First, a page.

Managing computational notebooks - an overview of ‘chopportunities’
By Software Sustainability Institute Fellow Patricia Herterich
This blog post is also posted on the Digital Curation Centre (DCC) blog.
There are over five million jupyter notebooks on GitHub and they are increasingly used in teaching due to the combination of code, results and documentation which makes them a good resource to interact with to learn. However, they are hardly covered in conversations about teaching materials or seen as a standalone research output.
This is a reason to bring the conversation around computational notebooks to the Research Data Alliance (RDA), a community-driven initiative bringing together a variety of stakeholders to discuss issues around research data, but also related outputs such as research software. The RDA hosts several working and interest groups and their activities as well as two plenary meetings each year. With a mix of infrastructure providers, researchers, librarians and others attending the RDA Plenary, we suggested a birds of a feather discussion on four aspects of computational notebooks, taking advantage of the range of expertise present at the latest plenary meeting in Helsinki, Finland in October. For the discussions at the RDA Plenary, we identified four major challenges for the management of computational notebooks that were introduced by lightning talks and then discussed in detail in breakout groups.
Notebooks are most commonly shared to get credit for writing the code shared through the notebook and to allow others to find and re-use the work (addressing some of the FAIR principles). This raises challenges around the citation of notebooks. Furthermore, computational notebooks can be published as a form of documentation to provide a more detailed explanation of code or workflow and to increase reproducibility. This is especially applicable to notebooks used in teaching.
Preservation - do we keep them and if so, how?
I led the breakout group discussing challenges around the long-term preservation of notebooks. We started by trying to define “long term” as the preservation of interactive notebooks currently happens with a time horizon of about two years in mind, whereas librarians and archivists usually think of a time span of ten years when talking about preservation. Furthermore, we discussed at which level notebooks can be preserved as they can be saved as text files and the outputs created by running parts of code in the notebook can be archived as separate files, losing some of the context and interactivity of the notebook. Containers such as docker can be used to preserve notebooks in an interactive way, but long-term availability of these services is not clarified.
Not all notebooks consist of code, outputs and documentation, some might just be storing scripts that could easily be preserved as a text file. However, we currently do not have the terminology to classify notebooks and decide any preservation actions and trade-offs based on that.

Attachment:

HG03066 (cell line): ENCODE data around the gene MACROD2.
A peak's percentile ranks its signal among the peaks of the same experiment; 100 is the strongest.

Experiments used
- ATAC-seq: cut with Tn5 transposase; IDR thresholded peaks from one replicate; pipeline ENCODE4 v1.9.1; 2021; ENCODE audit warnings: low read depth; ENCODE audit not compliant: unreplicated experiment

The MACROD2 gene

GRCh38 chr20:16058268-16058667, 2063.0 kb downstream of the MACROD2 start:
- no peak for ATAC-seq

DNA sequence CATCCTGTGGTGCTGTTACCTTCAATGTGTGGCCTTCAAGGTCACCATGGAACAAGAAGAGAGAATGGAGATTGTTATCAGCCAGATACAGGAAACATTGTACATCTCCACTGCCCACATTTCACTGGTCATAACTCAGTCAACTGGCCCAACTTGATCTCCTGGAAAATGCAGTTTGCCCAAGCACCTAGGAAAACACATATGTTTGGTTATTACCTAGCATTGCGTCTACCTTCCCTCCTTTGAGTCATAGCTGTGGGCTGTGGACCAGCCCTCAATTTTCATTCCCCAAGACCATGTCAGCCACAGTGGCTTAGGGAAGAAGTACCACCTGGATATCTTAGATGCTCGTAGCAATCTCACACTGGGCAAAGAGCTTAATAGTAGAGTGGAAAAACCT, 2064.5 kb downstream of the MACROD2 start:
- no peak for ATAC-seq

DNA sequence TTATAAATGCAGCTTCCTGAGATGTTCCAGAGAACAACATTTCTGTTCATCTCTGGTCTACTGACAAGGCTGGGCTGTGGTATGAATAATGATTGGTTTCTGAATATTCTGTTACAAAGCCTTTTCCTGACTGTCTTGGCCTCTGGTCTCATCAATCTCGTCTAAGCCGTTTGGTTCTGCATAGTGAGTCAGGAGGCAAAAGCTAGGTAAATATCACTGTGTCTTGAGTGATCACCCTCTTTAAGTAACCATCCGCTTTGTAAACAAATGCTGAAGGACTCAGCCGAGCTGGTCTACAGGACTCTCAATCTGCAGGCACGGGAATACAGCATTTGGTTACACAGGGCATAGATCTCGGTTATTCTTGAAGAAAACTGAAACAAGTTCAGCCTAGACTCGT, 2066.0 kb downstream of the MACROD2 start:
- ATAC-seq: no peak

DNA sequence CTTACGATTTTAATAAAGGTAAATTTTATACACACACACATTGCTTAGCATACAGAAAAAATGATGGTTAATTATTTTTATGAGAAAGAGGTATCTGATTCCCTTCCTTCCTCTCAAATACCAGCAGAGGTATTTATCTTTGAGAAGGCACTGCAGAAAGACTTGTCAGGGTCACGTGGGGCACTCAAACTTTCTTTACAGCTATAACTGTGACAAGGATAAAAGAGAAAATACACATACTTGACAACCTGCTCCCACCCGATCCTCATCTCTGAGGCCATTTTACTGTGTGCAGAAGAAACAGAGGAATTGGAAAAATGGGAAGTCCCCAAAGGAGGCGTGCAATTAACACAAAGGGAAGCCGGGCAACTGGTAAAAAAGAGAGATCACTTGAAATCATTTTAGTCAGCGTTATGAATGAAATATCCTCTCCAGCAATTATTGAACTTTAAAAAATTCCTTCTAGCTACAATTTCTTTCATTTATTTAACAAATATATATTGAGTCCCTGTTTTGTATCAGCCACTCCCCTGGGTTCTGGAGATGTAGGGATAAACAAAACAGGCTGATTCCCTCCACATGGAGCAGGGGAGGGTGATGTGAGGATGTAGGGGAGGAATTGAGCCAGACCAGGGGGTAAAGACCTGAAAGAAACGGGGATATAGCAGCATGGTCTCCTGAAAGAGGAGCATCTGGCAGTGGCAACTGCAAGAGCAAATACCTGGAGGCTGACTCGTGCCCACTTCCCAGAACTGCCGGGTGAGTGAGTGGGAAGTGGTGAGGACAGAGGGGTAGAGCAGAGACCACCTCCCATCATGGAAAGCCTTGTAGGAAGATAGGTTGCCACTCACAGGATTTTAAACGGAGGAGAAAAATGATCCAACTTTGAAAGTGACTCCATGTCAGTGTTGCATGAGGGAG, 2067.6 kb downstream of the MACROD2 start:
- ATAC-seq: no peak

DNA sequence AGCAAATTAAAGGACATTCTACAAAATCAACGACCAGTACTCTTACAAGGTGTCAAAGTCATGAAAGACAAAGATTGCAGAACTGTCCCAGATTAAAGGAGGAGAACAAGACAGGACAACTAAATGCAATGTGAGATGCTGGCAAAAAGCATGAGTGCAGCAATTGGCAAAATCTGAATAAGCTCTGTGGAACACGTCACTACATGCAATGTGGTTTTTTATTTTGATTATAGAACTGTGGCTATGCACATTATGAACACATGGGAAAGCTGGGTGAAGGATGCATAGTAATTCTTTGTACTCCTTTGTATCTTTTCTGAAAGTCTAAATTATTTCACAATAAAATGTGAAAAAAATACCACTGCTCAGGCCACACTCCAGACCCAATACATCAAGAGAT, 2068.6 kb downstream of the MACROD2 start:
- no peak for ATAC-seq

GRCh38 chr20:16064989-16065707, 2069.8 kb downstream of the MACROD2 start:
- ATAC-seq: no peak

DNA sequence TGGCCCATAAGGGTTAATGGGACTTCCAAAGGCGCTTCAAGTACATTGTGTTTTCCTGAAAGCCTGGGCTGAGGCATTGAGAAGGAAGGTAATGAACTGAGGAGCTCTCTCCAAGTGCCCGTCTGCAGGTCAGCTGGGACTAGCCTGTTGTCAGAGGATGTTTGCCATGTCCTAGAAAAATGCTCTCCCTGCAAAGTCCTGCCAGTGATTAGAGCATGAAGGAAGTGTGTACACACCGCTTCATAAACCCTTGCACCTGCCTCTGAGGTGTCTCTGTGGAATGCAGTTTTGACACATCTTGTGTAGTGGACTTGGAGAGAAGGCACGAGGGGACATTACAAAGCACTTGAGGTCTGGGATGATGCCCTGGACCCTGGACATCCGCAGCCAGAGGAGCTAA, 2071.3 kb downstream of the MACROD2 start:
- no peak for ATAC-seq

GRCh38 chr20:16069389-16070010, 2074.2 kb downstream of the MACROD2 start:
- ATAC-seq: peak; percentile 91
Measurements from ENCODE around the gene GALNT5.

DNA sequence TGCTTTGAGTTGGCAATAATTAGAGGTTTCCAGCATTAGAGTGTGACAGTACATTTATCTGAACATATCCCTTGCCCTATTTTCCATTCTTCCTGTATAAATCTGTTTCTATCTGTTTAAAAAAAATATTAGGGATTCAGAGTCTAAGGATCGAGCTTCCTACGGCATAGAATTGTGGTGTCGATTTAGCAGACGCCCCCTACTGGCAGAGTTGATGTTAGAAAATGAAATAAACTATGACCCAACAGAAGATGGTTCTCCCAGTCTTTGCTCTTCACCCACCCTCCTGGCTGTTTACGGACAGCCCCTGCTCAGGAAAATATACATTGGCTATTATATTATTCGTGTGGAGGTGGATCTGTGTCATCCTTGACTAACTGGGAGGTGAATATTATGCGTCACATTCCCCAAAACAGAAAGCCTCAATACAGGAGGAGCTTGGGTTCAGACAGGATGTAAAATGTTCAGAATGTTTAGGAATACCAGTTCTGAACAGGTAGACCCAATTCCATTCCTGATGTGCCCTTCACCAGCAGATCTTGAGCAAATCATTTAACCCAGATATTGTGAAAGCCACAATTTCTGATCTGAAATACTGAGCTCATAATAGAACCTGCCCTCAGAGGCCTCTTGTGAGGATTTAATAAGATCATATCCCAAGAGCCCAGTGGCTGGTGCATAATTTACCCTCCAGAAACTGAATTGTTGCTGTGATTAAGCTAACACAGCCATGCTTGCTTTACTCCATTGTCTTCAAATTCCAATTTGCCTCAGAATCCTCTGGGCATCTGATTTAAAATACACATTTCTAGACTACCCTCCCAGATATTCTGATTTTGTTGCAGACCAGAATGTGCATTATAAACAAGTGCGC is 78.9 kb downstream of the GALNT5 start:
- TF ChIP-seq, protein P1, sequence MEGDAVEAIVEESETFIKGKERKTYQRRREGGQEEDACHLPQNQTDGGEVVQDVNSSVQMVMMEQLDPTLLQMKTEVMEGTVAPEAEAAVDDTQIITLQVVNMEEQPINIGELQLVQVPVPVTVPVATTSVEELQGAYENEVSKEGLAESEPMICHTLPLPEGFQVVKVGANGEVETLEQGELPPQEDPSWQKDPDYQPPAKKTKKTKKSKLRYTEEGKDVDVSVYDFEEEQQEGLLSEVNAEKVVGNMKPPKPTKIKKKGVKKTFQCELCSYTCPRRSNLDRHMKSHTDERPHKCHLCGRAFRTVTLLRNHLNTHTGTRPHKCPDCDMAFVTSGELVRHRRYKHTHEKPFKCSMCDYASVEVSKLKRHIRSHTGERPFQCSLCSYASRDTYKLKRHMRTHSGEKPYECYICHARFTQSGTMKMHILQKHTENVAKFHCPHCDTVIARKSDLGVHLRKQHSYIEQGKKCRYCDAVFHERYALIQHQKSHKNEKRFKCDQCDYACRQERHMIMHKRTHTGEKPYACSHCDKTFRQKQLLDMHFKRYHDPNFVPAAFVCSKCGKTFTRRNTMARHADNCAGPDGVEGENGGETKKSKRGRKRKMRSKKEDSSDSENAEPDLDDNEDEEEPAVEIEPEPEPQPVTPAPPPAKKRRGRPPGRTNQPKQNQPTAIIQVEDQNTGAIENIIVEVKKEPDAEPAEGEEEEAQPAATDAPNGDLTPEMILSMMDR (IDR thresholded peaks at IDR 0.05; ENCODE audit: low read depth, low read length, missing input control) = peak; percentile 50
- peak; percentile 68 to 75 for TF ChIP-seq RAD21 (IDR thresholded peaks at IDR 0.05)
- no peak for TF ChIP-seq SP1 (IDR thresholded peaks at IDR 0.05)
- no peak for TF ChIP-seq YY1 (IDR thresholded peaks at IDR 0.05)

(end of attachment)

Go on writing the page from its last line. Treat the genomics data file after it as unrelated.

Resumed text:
Notebooks and big data
Another area of interest is scaling computational notebooks to use them with large datasets and major e-infrastructures. This requires setting up dedicated services and infrastructure that can handle the processing of large datasets and having notebooks interact with them. The EGI, a computing infrastructure provider, has created a use case that provides jupyter notebooks as a cloud computing resource that can access data stored in its DataHub. Outstanding challenges are to provide options for batch computing and setting up a service that allows us to scale the running of several notebooks in parallel. In addition to providing the infrastructure, training will be needed to ensure the service is used in the most effective way.
‘Chopportunities’ for managing computational notebooks
A fourth topic was discussed that cuts across publishing notebooks, notebooks and long-term preservation, and using computational notebooks with big data and cloud resources: notebooks as digital objects that align with the FAIR (Findable - Accessible - Interoperable - Re-usable) principles. This is clearly a popular topic as you can also see from the discussions on FAIR at the 2019 eScience Symposium and recent publications on FAIR software. The lightning talk provided an overview of the FAIR principles that can be applied to computational notebooks as well as raising issues where more clarification might be needed. As with the other breakout discussions, the group did not identify solutions but a list of ‘chopportunities’ - challenges that are also opportunities for the community to develop new services or initiatives.
The session identified a variety of steps that could be taken by the RDA community. Members of the group submitted a proposal to follow up with a session at the upcoming RDA Plenary in Melbourne and will continue discussions at other suitable events. If you have ideas and want to get in touch, you can do so on the group’s GitHub repository where you also find a write up.
Notes from all four breakout discussions can be found on Google Drive.
Tweets from the session can be found via the hashtag #RDACompNotebooks
My lightning talk slides on notebooks and long-term preservation are available on Zenodo.
Thanks to Hugh Shanahan for organising the session and my co-presenters Martin Fenner, Christine Kirkpatrick, and Gergely Sipos.